That’s where Gupta, the Oxford epidemiologist, and Ioannidis, the Stanford disease prevention researcher, come in. The former, a skeptic of the Imperial College model, led a study that modeled scenarios concerning how widely the coronavirus may have spread in the UK, with a high-end projection of half the country’s population. If this were true, it would mean that the virus is far less dangerous than what others have suggested, with fewer than one in 1,000 of those infected requiring hospitalization. The latter argued in mid-March that current evidence did not support the World Health Organization’s reported case fatality rate of 3.4 percent, making lockdowns “totally irrational.” In April, he co-authored a review of coronavirus antibody testing, claiming that the true mortality rate was about 0.1 percent, roughly the same as the seasonal flu.
“BOMBSHELL: New coronavirus study could be a GAME CHANGER,” blared the headline of a post from Deace on The Blaze’s website about the Stanford research. It seemed to reinforce his point about which experts the public was being told to trust. Or, as show co-host Todd Erzen had said in reaction to the interview with Berenson in early April, “Is the data driving worldview, or is the worldview driving data?”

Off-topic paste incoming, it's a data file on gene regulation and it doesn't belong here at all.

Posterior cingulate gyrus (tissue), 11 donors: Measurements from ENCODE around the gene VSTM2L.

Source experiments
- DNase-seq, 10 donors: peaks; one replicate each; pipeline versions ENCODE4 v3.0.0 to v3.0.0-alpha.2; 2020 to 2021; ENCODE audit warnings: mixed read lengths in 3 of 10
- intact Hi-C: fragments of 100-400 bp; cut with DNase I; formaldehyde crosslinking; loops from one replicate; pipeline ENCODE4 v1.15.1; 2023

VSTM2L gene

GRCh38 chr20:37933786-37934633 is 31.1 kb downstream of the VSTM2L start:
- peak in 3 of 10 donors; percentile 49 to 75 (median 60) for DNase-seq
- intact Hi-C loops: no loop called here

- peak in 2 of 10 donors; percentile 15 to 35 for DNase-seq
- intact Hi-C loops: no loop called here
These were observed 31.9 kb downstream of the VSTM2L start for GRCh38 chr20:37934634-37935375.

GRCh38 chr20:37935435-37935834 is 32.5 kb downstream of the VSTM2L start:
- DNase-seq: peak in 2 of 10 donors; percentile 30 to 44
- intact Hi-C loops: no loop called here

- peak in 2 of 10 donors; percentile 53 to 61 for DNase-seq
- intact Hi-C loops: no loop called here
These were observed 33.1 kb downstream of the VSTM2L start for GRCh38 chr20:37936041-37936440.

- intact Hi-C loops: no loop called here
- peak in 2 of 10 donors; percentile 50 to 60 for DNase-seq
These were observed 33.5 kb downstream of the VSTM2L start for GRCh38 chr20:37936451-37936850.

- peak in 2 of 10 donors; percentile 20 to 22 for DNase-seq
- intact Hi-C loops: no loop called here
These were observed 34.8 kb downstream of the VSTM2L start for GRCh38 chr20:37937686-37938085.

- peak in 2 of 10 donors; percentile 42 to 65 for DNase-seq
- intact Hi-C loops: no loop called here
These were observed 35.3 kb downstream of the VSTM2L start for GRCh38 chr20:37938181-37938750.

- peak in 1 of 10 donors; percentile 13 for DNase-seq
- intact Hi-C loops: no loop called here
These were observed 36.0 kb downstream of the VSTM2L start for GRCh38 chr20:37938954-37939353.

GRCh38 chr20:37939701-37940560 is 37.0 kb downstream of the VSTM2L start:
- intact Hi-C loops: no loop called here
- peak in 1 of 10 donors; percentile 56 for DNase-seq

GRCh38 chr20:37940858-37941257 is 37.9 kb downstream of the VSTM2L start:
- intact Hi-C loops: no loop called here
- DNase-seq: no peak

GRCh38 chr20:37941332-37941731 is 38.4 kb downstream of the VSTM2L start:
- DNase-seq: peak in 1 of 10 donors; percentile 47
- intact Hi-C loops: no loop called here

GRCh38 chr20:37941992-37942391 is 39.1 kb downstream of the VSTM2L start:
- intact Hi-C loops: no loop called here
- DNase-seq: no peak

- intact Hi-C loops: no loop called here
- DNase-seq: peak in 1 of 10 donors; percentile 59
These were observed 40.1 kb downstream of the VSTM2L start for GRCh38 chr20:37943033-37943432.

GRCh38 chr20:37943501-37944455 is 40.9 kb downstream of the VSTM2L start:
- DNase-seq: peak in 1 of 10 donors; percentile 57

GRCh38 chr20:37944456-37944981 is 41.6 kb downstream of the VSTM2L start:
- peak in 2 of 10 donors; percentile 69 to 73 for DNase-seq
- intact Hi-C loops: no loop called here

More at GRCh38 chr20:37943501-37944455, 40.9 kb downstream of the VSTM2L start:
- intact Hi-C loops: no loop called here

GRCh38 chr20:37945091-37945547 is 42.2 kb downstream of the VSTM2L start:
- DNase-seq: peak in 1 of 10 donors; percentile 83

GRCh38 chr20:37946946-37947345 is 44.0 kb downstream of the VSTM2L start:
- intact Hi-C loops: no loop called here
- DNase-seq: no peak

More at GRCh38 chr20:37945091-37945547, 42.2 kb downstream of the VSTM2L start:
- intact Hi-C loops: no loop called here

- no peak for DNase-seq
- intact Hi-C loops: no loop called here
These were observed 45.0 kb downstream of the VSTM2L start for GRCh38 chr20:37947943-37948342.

The reality, however, wasn’t so simple. Other prominent epidemiologists were quick to criticize the Oxford study, saying its assumption about the hospitalization rate wasn’t supported by the available data. Ioannidis’s research was met even more negatively by his peers, who pointed out basic math errors as well as likely problems with oversampling and the statistical weighing methods. Data from other countries grappling with the pandemic suggest that the percentage of people with coronavirus antibodies is far lower than what herd immunity would necessitate.
If anyone is allowing their worldview to drive data, it’s probably Deace and his colleagues, who have a history of promoting unreliable viewpoints on other topics and have made numerous inaccurate and contradictory statements about the coronavirus pandemic. On Saturday, for instance, Erzen misrepresented data from the federal Centers for Disease Control and Prevention on COVID-19 deaths involving patients with pneumonia to imply that the numbers had been inflated, at the same time sharing a viral tweet that falsely suggested the CDC had drastically reduced its tally of the total number of deaths caused by the virus.